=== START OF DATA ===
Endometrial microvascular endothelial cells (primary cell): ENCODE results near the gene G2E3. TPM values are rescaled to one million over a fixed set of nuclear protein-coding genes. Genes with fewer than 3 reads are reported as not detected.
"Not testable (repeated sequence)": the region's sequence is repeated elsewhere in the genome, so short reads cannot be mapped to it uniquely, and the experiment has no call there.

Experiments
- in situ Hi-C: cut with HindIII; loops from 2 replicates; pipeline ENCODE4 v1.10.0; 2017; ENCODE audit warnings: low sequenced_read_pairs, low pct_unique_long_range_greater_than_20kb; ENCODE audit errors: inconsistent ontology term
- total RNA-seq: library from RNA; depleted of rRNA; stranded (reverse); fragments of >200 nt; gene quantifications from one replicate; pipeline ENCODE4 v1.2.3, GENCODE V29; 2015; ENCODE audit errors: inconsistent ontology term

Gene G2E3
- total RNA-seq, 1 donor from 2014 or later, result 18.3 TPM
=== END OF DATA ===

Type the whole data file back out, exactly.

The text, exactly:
Endometrial microvascular endothelial cells (primary cell): ENCODE results near the gene G2E3. TPM values are rescaled to one million over a fixed set of nuclear protein-coding genes. Genes with fewer than 3 reads are reported as not detected.
"Not testable (repeated sequence)": the region's sequence is repeated elsewhere in the genome, so short reads cannot be mapped to it uniquely, and the experiment has no call there.

Experiments
- in situ Hi-C: cut with HindIII; loops from 2 replicates; pipeline ENCODE4 v1.10.0; 2017; ENCODE audit warnings: low sequenced_read_pairs, low pct_unique_long_range_greater_than_20kb; ENCODE audit errors: inconsistent ontology term
- total RNA-seq: library from RNA; depleted of rRNA; stranded (reverse); fragments of >200 nt; gene quantifications from one replicate; pipeline ENCODE4 v1.2.3, GENCODE V29; 2015; ENCODE audit errors: inconsistent ontology term

Gene G2E3
- total RNA-seq, 1 donor from 2014 or later, result 18.3 TPM